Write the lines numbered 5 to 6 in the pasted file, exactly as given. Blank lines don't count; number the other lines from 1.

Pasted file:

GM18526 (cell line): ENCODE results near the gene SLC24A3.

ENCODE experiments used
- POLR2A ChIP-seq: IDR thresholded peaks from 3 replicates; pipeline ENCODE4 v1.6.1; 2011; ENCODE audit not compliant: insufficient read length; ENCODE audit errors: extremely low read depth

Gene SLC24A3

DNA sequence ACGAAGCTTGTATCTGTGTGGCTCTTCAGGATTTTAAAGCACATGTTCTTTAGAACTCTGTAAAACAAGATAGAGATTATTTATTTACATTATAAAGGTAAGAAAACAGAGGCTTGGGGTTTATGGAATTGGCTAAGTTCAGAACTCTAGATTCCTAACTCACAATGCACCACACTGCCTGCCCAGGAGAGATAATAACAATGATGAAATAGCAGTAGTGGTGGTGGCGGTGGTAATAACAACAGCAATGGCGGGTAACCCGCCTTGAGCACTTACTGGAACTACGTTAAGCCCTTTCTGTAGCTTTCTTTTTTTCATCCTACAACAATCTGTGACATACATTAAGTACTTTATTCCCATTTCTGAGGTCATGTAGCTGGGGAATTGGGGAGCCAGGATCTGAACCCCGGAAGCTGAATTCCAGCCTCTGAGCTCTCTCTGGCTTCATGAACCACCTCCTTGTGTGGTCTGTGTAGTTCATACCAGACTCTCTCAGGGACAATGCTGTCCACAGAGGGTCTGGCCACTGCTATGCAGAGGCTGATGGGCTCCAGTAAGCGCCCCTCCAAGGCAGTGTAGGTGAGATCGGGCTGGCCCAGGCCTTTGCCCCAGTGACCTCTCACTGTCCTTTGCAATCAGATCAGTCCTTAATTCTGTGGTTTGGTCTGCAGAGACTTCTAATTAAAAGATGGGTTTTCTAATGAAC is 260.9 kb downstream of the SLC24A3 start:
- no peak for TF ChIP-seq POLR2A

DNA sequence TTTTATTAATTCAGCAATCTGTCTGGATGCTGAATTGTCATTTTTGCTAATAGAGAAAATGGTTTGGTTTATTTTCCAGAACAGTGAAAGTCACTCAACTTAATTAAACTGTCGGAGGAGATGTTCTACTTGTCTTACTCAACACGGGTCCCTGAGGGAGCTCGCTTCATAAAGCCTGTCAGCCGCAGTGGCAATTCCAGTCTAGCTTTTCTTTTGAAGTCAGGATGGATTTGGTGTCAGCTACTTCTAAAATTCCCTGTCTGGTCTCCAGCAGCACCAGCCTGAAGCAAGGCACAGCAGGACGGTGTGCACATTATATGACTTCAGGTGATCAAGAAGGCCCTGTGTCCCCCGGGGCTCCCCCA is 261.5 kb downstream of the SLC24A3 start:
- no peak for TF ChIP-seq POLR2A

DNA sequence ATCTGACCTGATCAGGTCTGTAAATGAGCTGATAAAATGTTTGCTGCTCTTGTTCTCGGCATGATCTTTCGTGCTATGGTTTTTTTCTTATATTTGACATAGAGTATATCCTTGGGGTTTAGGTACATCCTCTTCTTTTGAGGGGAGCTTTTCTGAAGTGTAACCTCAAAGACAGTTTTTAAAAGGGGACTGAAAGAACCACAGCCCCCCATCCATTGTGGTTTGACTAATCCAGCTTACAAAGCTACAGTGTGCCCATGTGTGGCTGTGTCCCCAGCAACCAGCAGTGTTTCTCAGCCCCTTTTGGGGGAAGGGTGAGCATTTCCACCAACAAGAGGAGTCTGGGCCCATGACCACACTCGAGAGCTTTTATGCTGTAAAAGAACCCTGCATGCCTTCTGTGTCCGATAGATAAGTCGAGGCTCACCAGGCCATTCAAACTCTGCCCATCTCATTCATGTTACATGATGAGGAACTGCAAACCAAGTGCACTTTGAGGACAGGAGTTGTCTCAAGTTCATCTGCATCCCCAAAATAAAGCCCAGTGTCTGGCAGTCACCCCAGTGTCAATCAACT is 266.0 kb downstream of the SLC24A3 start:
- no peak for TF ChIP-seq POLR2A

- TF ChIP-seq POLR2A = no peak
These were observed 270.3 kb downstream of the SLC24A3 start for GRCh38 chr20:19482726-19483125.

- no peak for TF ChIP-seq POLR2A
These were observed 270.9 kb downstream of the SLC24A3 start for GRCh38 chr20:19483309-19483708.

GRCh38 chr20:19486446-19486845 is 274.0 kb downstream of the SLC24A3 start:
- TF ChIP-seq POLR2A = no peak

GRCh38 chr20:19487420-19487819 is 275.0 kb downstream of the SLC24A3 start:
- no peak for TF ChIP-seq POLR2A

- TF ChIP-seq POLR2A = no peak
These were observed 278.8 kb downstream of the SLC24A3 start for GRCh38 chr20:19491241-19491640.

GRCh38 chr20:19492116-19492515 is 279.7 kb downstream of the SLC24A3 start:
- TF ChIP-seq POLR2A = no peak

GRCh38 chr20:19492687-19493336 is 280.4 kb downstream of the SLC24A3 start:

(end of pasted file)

DNA sequence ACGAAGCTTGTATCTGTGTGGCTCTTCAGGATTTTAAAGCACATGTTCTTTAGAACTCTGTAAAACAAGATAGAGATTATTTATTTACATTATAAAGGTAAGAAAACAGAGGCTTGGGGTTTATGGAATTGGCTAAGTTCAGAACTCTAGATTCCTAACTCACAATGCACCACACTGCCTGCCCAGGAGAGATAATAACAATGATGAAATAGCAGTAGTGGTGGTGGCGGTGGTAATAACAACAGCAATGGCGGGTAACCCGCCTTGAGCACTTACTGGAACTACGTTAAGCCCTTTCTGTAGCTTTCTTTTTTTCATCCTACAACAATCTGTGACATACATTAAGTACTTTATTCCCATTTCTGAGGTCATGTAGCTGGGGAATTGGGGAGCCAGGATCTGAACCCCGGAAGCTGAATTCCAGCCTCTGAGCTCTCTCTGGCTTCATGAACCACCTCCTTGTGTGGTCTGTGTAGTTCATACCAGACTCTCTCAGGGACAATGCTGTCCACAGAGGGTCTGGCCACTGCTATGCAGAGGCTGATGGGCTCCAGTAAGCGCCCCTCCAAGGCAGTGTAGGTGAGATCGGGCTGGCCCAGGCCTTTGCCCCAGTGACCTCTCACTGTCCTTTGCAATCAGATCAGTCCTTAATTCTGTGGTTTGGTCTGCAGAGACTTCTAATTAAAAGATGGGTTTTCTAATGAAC is 260.9 kb downstream of the SLC24A3 start:
- no peak for TF ChIP-seq POLR2A